Tuesday, March 19, 2013
Students at the Saint Louis University School of Law conducted a sexual violence awareness event in response to the law school's Federalist Society chapter’s “The 41%-ers: Our False Rape Society.” Distributed flyers and information were incredibly well received by the students and faculty, and about half of the students and faculty wore teal ribbons in support of sexual violence awareness.
On its Facebook page for this event, the Federalist Society wrote that hosted controversial conservative journalist Cathy Young at the university’s campus to discuss false rape accusations and the “irreparable damage they do to individuals and our society.” The Federalist Society, a libertarian student organization, also plans to “balance” the discussion with a happy hour tomorrow with the Mark Twain Law Society, an all-male club within SLU Law. Law Students for Reproductive Justice were not invited to participate in the discussion and were only invited to the happy hour after the media was alerted and attended the event.
Many students on campus have other thoughts about Ms. Young’s event.
“I find it absolutely disturbing,” said Emily Rosenfeld, president of Law Students for Reproductive Justice (LSRJ). “There are some things in the world worth fighting for, and in my opinion the rights of sexual assault survivors rank high on that list. I am ashamed that anyone on this campus thinks it is okay to trivialize the pain and injustice that so many survivors go through. Furthermore, she singled out a few high profile cases that attracted heavy media frenzy but this only seeks to further trivialize the vast amount of sexual assaults that go unreported.”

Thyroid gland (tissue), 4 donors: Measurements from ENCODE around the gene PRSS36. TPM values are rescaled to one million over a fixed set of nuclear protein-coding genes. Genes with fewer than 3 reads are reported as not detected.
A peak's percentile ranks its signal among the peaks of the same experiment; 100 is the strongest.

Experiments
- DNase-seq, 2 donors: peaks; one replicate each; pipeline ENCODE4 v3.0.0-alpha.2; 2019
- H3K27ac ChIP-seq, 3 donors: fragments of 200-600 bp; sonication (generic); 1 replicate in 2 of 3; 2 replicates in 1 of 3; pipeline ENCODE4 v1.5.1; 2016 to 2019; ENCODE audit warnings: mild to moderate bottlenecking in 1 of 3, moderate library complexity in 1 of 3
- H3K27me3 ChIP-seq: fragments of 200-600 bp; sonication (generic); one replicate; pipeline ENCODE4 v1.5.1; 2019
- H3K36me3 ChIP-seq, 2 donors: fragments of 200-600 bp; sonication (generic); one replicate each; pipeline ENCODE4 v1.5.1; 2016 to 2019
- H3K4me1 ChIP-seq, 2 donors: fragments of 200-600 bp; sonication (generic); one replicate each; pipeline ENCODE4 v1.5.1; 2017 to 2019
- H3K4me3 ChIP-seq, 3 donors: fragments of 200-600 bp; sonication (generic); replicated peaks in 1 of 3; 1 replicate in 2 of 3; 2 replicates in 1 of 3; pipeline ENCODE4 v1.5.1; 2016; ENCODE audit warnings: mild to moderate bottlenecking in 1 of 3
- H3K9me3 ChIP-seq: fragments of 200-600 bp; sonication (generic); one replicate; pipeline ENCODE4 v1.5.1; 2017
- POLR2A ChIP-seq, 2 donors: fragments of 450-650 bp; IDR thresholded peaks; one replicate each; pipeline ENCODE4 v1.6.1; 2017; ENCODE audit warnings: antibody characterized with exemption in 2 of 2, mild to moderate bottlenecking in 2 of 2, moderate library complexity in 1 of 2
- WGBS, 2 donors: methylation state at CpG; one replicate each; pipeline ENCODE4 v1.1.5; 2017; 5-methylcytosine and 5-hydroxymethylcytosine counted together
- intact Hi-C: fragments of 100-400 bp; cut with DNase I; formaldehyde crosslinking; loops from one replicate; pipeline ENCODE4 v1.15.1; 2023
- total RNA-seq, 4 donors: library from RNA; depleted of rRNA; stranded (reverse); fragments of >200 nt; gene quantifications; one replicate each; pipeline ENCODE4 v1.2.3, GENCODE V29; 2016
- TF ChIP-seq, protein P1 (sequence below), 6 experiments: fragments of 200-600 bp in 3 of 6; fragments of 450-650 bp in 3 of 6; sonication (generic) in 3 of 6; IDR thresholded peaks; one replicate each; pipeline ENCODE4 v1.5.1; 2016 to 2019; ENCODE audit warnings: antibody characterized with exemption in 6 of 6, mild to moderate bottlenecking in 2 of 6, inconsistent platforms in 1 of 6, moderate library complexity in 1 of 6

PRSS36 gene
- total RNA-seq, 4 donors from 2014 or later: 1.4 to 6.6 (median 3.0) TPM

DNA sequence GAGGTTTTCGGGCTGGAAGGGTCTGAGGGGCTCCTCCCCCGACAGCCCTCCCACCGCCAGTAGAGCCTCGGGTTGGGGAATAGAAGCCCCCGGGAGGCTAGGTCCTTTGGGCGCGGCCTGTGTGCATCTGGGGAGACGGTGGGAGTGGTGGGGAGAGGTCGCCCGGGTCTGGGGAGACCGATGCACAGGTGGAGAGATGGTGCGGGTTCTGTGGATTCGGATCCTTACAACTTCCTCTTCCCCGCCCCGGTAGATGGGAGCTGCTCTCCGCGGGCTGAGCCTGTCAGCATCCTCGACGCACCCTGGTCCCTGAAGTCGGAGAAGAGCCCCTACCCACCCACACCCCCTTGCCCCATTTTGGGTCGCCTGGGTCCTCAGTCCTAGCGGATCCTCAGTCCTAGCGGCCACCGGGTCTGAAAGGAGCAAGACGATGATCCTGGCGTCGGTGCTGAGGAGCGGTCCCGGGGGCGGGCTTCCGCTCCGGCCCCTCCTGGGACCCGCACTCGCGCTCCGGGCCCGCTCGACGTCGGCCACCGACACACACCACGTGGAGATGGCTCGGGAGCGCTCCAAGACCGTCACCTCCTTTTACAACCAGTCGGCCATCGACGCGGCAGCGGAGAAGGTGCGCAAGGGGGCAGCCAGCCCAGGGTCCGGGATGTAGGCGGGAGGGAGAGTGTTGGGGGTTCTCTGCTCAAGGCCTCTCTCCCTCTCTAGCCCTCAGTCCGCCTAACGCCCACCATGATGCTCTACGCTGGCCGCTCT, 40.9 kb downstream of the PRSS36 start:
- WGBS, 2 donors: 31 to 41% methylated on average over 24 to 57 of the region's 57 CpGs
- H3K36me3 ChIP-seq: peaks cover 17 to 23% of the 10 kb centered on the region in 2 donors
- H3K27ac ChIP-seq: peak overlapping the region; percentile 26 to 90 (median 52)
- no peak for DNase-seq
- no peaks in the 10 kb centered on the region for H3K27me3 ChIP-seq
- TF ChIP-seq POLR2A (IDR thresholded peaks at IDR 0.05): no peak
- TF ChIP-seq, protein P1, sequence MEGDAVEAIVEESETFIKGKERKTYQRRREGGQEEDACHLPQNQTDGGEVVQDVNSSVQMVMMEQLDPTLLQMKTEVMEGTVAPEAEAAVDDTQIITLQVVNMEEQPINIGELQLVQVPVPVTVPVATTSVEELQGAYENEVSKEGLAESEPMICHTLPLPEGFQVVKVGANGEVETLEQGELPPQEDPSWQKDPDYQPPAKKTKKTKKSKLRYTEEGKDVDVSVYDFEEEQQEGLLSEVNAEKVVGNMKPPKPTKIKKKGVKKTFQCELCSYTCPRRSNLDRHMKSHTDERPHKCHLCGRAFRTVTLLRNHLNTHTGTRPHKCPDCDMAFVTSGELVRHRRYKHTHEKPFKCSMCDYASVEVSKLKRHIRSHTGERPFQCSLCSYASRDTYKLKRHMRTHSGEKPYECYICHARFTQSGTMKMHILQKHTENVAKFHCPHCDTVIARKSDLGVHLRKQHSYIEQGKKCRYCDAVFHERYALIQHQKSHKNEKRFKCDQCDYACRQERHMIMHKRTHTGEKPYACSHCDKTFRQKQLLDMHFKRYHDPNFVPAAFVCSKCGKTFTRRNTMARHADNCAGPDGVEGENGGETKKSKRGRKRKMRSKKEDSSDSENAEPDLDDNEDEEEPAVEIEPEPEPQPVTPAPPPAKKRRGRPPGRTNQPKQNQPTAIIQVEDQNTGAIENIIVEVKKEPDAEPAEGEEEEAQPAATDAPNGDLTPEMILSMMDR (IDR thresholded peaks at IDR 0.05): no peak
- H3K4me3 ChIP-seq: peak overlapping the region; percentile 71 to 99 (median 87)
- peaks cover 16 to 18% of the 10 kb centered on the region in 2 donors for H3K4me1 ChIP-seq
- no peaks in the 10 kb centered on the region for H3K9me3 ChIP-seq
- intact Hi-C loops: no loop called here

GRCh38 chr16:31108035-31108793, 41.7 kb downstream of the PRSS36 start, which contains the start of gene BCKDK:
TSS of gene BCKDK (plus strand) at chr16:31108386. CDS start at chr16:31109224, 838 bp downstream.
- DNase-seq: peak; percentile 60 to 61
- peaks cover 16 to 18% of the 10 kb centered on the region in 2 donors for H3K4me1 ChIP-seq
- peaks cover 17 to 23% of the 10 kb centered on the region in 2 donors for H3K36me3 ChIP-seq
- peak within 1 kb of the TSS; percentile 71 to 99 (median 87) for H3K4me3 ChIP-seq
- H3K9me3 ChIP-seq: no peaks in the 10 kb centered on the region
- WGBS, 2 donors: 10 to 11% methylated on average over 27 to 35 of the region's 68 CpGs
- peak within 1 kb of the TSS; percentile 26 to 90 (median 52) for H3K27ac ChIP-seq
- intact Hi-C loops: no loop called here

Another LSRJ member Erin Lenahan further remarked that, “we shouldn’t have to keep fighting this battle. We all know that rape is terrible and we all know that lying about being raped is bad. So how do we protect actual victims while upholding our legal notion of ‘innocent until proven guilty’? There is no easy answer, but choosing to address claims of false rape only serve as another way to point a finger rather than finding a solution.”
LSRJ member Chelsea Merta (and Faith Aloud policy analyst) agreed, stating that “it’s a shame that we live in a world where, instead of women supporting other women who have fallen victim to sexual violence, some choose to use those moments of pain as a platform against the victims. Instead, efforts need to focus on changing how society and the media view and report rape, not attack the legal system that’s already severely underutilized.”
Merta continued, saying that “When twenty percent of all American women will be sexually assaulted, and more the half of those incidents will even be reported, that means that 10% of the entire American female population sits in a world where they are shamed into silence because of women like Ms. Young and organizations like the Federalist Society.”
In order to truly open the dialogue, LSRJ will host a film screening, to be held at 12:00 p.m. on Wednesday, March 20, 2013, in Room 04 in the basement of Morrissey Hall (SLU Law’s building). During the event, the critically-acclaimed documentary film “The Invisible War” will be screened, with a discussion to follow.
The event is free and open to the public, and members of the press are invited.
Sexual Violence Awareness Month starts in April.